13 Songs, 1 Hour 7 Minutes

EDITORS’ NOTES

The excitement of a new Rush album in 2002—six years after 1996’s Test for Echo and its first since Neil Peart’s unfathomable family tragedies (the death of his teenage daughter and his wife within a year)—soon turned into the ultimate fan argument. The songs were the strongest in years, but the production and mastering was a mess—too digitally hot to handle, with a clipped sound that made listening an uncomfortable situation. How could you love an album with such obvious flaws? Finally, in 2013, Vapor Trails was remixed and remastered by David Bottrill—and a brilliant Rush album, guitar-heavy and unlike its '80s output, was fully realized. “One Little Victory” delivers as a comeback anthem, with “Ghost Rider,” the post-9/11 track “Peaceable Kingdom,” and the tuneful “Sweet Miracle” filling out an album that Rush fans knew was the sign of a refurbished, rejuvenated band. No more excuses or rationalizations. The real deal is here at last.

EDITORS’ NOTES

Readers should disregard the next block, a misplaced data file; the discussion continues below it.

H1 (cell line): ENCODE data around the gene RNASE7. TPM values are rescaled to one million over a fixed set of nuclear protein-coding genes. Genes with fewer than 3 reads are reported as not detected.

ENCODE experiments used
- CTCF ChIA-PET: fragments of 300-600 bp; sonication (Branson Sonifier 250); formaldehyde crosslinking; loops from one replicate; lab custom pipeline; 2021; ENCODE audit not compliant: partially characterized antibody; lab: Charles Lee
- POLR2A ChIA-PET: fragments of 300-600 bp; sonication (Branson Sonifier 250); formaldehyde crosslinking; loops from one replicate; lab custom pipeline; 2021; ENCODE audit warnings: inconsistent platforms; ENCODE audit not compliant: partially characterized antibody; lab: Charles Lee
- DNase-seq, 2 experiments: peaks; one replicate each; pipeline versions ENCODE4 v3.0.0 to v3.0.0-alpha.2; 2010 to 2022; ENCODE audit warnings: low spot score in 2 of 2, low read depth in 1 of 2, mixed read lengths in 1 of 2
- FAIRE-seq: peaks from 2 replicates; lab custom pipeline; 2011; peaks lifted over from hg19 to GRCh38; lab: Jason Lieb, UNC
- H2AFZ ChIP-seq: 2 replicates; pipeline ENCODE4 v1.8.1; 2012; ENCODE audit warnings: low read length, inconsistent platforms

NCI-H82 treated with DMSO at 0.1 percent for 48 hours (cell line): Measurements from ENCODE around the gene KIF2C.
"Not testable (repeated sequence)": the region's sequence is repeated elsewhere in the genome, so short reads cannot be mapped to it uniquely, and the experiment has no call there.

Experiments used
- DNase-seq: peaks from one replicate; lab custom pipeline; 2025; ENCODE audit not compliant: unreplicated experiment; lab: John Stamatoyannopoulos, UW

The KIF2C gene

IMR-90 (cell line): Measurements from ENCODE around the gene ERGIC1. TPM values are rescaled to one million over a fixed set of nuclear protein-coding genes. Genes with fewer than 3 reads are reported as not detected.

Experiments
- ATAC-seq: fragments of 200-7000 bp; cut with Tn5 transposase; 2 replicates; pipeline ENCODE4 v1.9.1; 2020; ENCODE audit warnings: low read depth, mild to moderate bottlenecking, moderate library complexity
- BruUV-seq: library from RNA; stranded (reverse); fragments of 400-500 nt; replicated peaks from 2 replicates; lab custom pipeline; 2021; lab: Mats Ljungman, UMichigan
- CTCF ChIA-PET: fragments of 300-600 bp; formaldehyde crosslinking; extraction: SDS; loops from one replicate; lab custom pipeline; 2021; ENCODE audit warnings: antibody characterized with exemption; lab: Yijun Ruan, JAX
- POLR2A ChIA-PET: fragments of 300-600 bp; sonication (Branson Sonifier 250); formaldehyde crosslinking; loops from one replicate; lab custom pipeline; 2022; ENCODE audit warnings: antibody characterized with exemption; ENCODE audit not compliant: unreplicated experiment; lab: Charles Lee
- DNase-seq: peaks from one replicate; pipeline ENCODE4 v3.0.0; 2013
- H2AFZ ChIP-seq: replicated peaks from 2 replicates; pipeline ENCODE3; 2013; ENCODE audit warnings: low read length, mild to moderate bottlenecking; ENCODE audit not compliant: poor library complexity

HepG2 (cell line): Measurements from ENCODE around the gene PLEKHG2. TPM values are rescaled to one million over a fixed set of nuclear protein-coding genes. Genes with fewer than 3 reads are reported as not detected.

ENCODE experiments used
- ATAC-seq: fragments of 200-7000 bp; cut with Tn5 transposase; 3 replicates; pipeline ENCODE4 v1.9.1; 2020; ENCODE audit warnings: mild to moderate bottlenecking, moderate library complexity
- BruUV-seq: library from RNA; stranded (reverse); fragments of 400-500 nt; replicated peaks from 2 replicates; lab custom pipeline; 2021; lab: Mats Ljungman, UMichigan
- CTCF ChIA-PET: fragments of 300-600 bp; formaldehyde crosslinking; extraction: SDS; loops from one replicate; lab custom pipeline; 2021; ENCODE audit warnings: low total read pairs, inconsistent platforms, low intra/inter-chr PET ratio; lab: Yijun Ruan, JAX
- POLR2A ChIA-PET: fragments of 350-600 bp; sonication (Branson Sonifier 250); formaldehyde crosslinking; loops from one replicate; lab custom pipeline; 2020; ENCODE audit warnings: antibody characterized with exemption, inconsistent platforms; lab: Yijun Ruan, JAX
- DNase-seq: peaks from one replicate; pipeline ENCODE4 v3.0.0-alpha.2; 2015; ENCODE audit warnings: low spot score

The excitement of a new Rush album in 2002—six years after 1996’s Test for Echo and its first since Neil Peart’s unfathomable family tragedies (the death of his teenage daughter and his wife within a year)—soon turned into the ultimate fan argument. The songs were the strongest in years, but the production and mastering was a mess—too digitally hot to handle, with a clipped sound that made listening an uncomfortable situation. How could you love an album with such obvious flaws? Finally, in 2013, Vapor Trails was remixed and remastered by David Bottrill—and a brilliant Rush album, guitar-heavy and unlike its '80s output, was fully realized. “One Little Victory” delivers as a comeback anthem, with “Ghost Rider,” the post-9/11 track “Peaceable Kingdom,” and the tuneful “Sweet Miracle” filling out an album that Rush fans knew was the sign of a refurbished, rejuvenated band. No more excuses or rationalizations. The real deal is here at last.

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